Lorem ipsum dolor sit amet...

If you’re a designer, this phrase is everywhere. Known as “filler text” or “Greek copy”, people use it to simulate the appearance of whatever text will ultimately be used in a design. This way, a designer doesn’t have to wait for the text to be written to format it, and they and the client aren’t distracted from the graphical or interactive elements of the design by reading the copy. Because nobody would mistake it for their native language, Lorem Ipsum is also less likely than other filler text to be mistaken for final copy and published by accident.

Its use is somewhat controversial but widespread. You can use a generator to get paragraphs of this stuff, or simply copy a paragraph from somebody else’s web page, and loop it:

Lorem ipsum dolor sit amet, consectetur adipiscing elit, sed do eiusmod tempor incididunt ut labore et dolore magna aliqua. Ut enim ad minim veniam, quis nostrud exercitation ullamco laboris nisi ut aliquip ex ea commodo consequat. Duis aute irure dolor in reprehenderit in voluptate velit esse cillum dolore eu fugiat nulla pariatur. Excepteur sint occaecat cupidatat non proident, sunt in culpa qui officia deserunt mollit anim id est laborum.

The thing is, one of the great things about Lorem Ipsum is that it really looks like real language. The words are a reasonable length, individual characters are used with about the right frequency. That actually isn’t a very easy thing to just pull out of thin air. And creating a standardized, professionally accepted written gibberish is even harder, which is why Lorem Ipsum is such a godsend for designers. Yes, you can hand your client a design for their very serious website with Hipster Ipsum as filler text, but they might not be too happy about it.

What is this incantation we wrap every prototype we make in, before filling it with the text we hope will make it great? It turns out that Lorem Ipsum is such a good tool in these ways because its half invented and half discovered. It does actually mean something. Here’s how it got from the pen of a Roman philosopher to your browser window, and how a medieval typesetter might have scrambled it on the way.

All Latin to Me


Lorem Ipsum on a wine bottle.


The Roman empire had the technology of written language, and a lot of their records, written in Latin, survive today. Unfortunately those records are shrouded in many dense layers of propaganda: they’ve been selectively preserved and presented by academics over the millennia, to support whatever political, religious, or philosophical cause; and of course, many of them were spun to the political needs of the Romans who wrote them in the first place. As a consequence, most ancient history should should be taken with several grains of salt.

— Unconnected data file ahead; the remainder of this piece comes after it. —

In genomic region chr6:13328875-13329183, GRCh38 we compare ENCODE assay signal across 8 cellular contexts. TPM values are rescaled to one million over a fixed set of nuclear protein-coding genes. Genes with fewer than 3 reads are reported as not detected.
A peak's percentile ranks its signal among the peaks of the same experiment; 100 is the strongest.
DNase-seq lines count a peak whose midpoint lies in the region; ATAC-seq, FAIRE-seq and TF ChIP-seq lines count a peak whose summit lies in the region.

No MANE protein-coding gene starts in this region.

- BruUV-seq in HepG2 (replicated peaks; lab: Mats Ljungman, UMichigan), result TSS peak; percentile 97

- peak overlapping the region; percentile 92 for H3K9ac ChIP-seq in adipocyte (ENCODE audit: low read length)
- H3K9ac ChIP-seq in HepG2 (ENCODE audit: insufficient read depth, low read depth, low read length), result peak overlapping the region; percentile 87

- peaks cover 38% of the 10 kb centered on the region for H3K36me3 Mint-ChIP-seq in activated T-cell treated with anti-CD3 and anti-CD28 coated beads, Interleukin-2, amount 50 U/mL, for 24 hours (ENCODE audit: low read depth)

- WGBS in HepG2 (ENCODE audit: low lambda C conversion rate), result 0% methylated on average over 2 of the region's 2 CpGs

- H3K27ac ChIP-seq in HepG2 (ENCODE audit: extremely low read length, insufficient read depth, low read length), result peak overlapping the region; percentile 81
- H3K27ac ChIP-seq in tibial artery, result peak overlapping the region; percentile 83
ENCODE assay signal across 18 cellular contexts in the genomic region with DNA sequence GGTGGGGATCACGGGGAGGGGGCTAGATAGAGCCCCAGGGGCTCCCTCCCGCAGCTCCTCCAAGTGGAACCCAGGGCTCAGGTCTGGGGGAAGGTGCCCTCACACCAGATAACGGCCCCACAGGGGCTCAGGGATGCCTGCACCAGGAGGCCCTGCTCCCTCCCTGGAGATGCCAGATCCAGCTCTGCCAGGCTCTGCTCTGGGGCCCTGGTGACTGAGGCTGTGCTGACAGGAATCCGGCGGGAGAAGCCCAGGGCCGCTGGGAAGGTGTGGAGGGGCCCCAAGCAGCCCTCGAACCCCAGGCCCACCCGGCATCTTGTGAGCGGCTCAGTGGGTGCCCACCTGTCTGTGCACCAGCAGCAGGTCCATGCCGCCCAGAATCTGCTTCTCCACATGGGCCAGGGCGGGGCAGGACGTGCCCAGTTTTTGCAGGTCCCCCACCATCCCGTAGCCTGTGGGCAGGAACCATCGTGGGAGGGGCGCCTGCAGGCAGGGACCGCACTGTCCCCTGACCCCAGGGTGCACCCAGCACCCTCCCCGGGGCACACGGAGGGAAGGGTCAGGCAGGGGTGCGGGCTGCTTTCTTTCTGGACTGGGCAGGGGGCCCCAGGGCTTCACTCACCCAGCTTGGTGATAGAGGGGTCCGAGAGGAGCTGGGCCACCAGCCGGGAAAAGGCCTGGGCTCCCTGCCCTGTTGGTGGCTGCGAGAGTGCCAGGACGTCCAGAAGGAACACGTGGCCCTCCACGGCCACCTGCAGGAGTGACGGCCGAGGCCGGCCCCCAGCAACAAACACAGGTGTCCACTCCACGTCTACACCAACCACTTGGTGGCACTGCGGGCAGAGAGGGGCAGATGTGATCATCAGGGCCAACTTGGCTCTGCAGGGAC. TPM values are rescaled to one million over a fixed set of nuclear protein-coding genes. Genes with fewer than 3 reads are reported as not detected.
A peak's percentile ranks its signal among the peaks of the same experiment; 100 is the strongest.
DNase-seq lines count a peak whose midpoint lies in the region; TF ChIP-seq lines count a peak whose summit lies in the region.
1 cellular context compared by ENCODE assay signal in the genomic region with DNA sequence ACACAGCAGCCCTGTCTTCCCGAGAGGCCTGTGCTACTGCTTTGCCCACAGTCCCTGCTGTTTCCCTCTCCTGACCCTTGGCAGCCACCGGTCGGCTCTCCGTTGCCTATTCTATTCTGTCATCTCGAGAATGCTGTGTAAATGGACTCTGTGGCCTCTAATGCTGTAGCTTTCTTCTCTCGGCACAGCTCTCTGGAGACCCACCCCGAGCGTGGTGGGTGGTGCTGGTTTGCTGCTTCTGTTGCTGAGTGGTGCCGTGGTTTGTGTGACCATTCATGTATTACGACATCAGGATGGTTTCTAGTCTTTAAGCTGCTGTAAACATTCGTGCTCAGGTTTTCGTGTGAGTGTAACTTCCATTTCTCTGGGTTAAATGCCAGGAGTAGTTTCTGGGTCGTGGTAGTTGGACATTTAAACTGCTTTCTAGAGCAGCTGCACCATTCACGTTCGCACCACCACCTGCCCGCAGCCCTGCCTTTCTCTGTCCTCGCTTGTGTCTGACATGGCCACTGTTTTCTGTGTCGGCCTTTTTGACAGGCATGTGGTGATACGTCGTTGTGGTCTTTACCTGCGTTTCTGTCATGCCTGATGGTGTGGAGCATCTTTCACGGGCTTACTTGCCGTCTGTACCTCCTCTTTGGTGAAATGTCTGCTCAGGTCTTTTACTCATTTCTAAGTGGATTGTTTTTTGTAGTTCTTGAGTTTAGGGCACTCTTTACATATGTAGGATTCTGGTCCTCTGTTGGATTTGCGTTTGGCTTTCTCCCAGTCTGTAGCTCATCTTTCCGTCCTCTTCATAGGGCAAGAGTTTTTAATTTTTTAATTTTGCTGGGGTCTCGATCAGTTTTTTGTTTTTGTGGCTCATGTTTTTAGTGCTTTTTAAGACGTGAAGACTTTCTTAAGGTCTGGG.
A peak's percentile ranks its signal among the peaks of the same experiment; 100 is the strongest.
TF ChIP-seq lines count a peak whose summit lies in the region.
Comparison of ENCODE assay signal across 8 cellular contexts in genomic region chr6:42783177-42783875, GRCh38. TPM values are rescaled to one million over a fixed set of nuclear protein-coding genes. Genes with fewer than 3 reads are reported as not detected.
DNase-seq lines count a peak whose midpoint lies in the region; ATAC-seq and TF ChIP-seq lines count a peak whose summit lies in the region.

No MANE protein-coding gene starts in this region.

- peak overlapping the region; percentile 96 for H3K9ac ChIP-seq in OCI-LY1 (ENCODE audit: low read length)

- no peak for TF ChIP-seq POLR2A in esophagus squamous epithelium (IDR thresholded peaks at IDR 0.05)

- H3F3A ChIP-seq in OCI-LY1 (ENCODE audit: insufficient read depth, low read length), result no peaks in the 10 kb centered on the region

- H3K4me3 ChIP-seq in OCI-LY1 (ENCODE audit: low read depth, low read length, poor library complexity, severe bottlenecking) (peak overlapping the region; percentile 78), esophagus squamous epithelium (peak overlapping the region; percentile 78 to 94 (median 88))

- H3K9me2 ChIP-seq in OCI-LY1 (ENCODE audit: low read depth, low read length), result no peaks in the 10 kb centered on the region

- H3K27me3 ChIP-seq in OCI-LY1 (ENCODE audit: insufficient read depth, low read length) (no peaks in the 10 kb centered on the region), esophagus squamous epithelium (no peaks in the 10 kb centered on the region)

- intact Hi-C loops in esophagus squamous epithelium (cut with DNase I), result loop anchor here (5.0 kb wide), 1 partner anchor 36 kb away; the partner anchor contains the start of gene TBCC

In any case, the official history is as follows: In the first Century BC, there was a man named Marcus Tullius Cicero. He was a lawyer, statesman, and philosopher, and he was very good at oratory. In fact he might have been the best orator who has ever lived, and the most influential. Julius Caesar himself hailed him as a cultural titan: “It is more important to have greatly extended the frontiers of the Roman spirit than the frontiers of the Roman empire."

Among his works was the De Finibus Bonorum et Malorum (“On the Extremes of Good and Evil”), which includes an excerpt believed to be the source for Lorem Ipsum. He wrote it in 45 BC:

Neque porro quisquam est, qui dolorem ipsum quia dolor sit amet, consectetur, adipisci velit, sed quia non numquam eius modi tempora incidunt ut labore et dolore magnam aliquam quaerat voluptatem.

Which translates to:

Nor is there anyone who loves or pursues or desires to obtain pain of itself, because it is pain, but occasionally circumstances occur in which toil and pain can procure him some great pleasure.

Many more words and fragments of the longer multi-paragraph form of Lorem Ipsum can also be found in this passage of De Finibus. The passage, in its entirety, relates to hedonism, and how sometimes we do unpleasant things to reach pleasurable goals, and sometimes indulgence in pleasure can incur painful consequences. The passage concludes, “The wise man therefore always holds in these matters to this principle of selection: he rejects pleasures to secure other greater pleasures, or else he endures pains to avoid worse pains.”

Cicero also was a supporter of the Republic, and opposed Julius Caesar and the subsequent empire. Cicero’s politics and influence eventually earned him the title of “enemy of the state,” and bought him a beheading. After cutting of his head, his executioners cut his eloquent hands off too, and it is said his tongue was also cut out and stabbed several times with a hairpin.